Children Work Amidst the Violence Plaguing Iraq
RENEE MONTAGNE, host:
The war in Iraq and the ongoing violence there have taken a predictable toll on the nation's children, some parents keep their children at home missing school and outdoor play for fear of car bombs and kidnappers.
Parents who are less well off are forced to send their children out, some of them, to earn what may be a family's own source of income.
NPR's Corey Flintoff reports from Baghdad.
COREY FLINTOFF: Mohammad Ibrahim's(ph) father is dead, shot to death on the street two years ago.
Mr. MOHAMMAD IBRAHIM: (Through translator) He went out to get some bread in Sadr city where we used to live. There was fighting between the Americans and the Mehdi Army, and they killed him.
FLINTOFF: Mohammad's mother says it took one bullet to make her a widow.
FLINTOFF: Nirja Saad(ph) was left with no income and two children to feed. She says she had to turn to the oldest one.
Ms. NIRJA SAAD: (Through translator) His father was killed when he was 9 years old. I forced him to give up school and told him to go to work. What can I do? Otherwise, how can we live?
FLINTOFF: She says she hated pulling him out of school. She says Mohammad was a clever boy who loves studying so much that he used to run to class in the morning.
Ms. SAAD: (Through translator) He had to work to support us. It's a bad time. Who can I depend on? He is our man, and he has to take responsibility now.
FLINTOFF: Mohammad's father had been a woodworker so she found the boy a job with one of the father's friends.
Mr. ALI HUSSEN(ph): (Through translator) His mother came to me saying that his father is dead, and asking me to find him a place in my workshop.
FLINTOFF: Ali Hussen is the owner of the furniture shop where Mohammad now works.
Mr. HUSSEN: (Through translator) I told her he was too young to be of help to me, but I accepted him. I noticed that he was clever and caught on fast. He got the job after his first two months.
FLINTOFF: Mohammad, now 11, works six days a week for anywhere from four to seven hours. When the work is plentiful, he's paid as much as three dollars a day. His mother sighs at that.
Ms. SAAD: (Through translator) It's barely enough for our rent. We are living at the lowest level.
FLINTOFF: Kareem Jassem(ph) is the general director at the Ministry of Education. He doesn't approve of child labor, but he says Mohammad is comparatively lucky to have a trade. Many children are forced to make what they can selling cheap items, such as tissues, cigarettes and cold drinks on the street.
Mr. KAREEM JASSEM (General Director, Ministry of Education): (Through translator) That's why you see them in crowded places like intersections or shopping areas. They're out there from early morning until late at night.
FLINTOFF: Jassem says the government doesn't have up to date information because of the violence and turmoil on the city, but figures compiled by an international aid group two years ago, say there were then as many as 110,000 children working here. Jassem says working deprives children of their childhood, education and play.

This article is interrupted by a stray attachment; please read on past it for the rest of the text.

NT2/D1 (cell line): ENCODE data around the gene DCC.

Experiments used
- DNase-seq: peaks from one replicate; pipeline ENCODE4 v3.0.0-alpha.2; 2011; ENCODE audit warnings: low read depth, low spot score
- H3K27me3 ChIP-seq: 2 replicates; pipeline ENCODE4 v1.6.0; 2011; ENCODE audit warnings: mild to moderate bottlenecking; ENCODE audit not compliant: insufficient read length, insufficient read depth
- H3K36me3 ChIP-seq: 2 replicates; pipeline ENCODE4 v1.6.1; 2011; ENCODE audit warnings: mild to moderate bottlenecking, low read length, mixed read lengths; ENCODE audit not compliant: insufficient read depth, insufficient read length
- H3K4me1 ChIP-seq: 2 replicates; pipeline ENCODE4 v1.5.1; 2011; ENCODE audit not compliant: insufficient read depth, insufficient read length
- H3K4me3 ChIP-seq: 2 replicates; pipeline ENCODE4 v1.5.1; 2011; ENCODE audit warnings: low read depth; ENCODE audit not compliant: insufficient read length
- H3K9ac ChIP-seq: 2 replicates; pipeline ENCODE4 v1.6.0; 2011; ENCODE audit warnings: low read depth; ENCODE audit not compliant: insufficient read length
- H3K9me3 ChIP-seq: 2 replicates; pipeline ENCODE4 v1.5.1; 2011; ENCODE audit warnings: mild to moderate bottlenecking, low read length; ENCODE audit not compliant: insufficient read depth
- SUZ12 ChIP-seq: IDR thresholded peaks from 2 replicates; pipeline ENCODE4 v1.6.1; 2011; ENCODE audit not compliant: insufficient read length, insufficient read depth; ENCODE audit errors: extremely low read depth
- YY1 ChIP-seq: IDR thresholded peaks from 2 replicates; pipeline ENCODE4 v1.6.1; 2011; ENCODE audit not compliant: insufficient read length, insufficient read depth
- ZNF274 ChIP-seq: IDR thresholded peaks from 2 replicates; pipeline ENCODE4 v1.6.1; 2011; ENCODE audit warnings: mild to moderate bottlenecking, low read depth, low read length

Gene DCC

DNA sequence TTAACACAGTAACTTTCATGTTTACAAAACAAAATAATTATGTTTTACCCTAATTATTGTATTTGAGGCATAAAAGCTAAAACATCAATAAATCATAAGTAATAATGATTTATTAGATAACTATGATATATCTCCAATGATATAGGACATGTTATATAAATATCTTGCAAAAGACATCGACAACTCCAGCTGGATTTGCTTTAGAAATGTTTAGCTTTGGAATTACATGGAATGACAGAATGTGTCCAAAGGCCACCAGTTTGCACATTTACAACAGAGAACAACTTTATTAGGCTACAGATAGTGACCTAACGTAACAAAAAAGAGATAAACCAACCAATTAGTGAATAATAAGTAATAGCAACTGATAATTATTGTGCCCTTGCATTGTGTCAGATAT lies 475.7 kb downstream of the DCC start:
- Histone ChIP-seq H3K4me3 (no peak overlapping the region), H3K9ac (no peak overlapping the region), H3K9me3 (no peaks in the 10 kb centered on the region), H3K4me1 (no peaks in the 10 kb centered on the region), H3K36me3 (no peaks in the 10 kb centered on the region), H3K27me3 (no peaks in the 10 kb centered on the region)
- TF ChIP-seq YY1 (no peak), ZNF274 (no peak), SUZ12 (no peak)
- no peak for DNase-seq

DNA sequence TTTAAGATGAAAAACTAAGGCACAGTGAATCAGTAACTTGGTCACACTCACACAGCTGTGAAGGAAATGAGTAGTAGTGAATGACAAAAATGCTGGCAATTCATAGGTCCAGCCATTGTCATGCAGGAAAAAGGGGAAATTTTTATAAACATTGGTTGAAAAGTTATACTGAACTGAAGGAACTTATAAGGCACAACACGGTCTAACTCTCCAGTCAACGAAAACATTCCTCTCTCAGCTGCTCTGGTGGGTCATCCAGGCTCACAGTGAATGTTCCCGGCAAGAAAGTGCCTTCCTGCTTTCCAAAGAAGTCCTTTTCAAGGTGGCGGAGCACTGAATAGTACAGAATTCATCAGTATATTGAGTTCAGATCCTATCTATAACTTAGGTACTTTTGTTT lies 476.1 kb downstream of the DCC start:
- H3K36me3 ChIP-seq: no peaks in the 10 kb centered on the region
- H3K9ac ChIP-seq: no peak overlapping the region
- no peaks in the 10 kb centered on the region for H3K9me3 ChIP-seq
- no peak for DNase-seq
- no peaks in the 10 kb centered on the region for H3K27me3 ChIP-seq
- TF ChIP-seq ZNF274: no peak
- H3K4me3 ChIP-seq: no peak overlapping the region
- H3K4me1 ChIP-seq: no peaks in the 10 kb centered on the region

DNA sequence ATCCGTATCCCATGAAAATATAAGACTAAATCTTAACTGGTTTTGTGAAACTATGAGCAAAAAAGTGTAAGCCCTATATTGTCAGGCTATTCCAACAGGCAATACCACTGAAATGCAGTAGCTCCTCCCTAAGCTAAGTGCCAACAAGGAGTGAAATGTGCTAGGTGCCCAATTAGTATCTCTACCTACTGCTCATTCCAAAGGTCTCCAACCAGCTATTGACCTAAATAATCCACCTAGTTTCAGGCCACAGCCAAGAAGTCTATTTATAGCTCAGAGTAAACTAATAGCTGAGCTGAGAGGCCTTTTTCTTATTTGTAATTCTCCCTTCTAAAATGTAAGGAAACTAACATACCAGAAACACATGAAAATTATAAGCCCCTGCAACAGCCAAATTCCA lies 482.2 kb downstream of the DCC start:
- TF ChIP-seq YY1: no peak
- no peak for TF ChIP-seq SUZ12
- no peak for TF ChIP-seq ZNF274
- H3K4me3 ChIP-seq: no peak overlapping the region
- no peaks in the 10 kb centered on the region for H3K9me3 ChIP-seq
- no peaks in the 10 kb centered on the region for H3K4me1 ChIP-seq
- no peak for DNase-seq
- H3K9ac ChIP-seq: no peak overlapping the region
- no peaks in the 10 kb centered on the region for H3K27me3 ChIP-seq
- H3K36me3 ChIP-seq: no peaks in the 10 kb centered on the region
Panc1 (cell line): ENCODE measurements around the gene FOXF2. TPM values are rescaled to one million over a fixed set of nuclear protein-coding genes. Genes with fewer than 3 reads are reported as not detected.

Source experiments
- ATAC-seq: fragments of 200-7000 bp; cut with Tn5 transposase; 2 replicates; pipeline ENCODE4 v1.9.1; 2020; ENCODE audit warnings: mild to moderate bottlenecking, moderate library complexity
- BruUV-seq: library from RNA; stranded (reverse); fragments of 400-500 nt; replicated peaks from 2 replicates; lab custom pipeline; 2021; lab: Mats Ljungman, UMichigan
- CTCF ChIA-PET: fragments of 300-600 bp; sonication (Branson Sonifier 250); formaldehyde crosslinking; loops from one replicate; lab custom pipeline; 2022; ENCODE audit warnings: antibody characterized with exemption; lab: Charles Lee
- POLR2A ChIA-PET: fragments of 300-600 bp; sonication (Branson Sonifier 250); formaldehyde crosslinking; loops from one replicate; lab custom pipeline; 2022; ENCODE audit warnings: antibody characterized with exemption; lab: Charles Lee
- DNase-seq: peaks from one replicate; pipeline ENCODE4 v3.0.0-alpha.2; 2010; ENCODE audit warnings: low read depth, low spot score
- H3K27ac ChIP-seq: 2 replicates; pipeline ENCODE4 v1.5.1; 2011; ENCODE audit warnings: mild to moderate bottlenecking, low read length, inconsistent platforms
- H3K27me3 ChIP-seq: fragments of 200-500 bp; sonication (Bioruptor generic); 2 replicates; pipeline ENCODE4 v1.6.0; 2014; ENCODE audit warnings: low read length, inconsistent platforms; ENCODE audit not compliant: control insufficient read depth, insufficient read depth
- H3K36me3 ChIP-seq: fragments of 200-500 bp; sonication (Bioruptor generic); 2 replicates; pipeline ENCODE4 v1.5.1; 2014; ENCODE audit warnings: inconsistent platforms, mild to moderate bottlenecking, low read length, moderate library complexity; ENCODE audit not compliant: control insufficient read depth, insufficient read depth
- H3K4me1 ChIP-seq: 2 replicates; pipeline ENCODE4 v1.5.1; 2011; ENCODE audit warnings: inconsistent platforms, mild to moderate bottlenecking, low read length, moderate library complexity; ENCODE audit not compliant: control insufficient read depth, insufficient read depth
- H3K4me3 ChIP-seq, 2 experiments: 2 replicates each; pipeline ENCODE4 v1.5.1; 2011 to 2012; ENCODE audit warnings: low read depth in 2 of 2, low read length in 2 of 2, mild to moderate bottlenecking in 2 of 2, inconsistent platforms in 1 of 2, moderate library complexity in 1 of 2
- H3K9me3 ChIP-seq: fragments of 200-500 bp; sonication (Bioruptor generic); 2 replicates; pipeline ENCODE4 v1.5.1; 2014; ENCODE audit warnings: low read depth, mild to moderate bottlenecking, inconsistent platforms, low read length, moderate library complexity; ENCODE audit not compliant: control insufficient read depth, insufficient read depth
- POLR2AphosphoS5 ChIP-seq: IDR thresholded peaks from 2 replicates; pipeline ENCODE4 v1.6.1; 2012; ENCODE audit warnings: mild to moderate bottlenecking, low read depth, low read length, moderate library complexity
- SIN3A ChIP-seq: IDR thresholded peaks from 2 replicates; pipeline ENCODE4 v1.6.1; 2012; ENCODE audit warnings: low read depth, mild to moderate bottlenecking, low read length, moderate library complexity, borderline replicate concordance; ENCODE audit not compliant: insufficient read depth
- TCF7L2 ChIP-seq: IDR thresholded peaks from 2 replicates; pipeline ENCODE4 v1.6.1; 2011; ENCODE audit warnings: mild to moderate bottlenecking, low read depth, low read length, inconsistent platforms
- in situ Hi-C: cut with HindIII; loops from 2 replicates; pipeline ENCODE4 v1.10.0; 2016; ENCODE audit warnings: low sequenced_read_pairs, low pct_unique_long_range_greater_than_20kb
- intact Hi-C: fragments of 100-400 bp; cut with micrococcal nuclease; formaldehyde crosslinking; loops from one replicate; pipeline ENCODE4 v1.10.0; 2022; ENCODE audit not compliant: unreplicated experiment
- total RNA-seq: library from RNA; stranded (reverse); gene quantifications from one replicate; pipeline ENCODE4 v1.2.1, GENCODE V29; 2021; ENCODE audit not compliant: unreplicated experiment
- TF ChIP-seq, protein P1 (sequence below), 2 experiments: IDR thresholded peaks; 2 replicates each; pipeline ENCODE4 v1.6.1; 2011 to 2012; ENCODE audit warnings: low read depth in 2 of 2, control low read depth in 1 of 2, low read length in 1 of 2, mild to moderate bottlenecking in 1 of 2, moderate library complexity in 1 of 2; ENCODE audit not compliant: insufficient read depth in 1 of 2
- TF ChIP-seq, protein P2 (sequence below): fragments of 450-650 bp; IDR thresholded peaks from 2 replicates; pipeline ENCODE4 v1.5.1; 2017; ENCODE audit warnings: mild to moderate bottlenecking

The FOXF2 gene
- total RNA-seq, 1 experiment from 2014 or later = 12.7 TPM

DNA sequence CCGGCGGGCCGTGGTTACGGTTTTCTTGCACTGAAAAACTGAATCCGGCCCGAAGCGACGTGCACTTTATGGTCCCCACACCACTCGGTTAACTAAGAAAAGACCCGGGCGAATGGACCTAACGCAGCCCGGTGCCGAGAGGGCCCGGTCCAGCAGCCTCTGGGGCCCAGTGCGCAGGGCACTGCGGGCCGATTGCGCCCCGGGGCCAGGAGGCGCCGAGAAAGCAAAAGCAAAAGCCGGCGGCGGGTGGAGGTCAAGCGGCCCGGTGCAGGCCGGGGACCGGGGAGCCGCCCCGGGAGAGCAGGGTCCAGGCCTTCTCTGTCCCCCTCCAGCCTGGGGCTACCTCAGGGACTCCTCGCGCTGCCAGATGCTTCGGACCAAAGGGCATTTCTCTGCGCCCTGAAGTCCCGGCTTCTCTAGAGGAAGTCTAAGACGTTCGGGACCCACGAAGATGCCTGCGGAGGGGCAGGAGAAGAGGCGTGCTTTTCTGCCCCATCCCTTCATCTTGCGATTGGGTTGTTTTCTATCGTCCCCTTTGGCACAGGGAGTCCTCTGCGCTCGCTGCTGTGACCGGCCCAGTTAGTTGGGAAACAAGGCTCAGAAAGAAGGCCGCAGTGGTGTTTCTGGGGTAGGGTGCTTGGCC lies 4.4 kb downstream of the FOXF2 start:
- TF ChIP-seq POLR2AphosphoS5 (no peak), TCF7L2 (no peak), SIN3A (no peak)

Mr. JASSEM: (Through translator) The other thing is that they might get let astray, sexual abuse, smoking and drugs, whether for boys or girls. When that happens, they become a danger to society, like time bombs in the streets.
FLINTOFF: Haydar Mohammad(ph) is 15. He says he works in a restaurant near the orphanage where until just a short time ago, he used to live.
Mr. HAYDAR MOHAMMAD: (Through translator) They put us out on the street because they say we've gotten to be adults.
FLINTOFF: He and a group of his friends have come to the Ministry of Education looking for help.
Mr. MOHAMMAD: (Through translator) We want them to hire us in jobs where we can get ahead. If not, we'll go into the streets to join the terrorists, or become robbers.
FLINTOFF: He concedes that he doesn't really expect much help from the ministry. Nirja Saad, the mother of the young woodworker's assistant, says she's tried to get help from the government too, but that the government isn't helping anyone. She expects that her three-year-old will also have to go to work before he's grown.
Ms. SAAD: (Through translator) I just let my younger son learn to read and write, then I'll make him work too.
FLINTOFF: Back at the furniture shop though, her 11-year-old son Mohammad, has bigger ambitions.
MOHAMMAD: (Through translator) I'm going to insist that my brother finish his school. I gave up in fourth grade and I'm sorry I didn't finish. I won't let him quit school.
FLINTOFF: Mohammad goes back to working on a chair that's part of an order from the workshop. He's been a woodworker for two years already. And he says he's getting more skillful at it. What's more? He says he likes the work.
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Corey Flintoff, NPR News, Baghdad.
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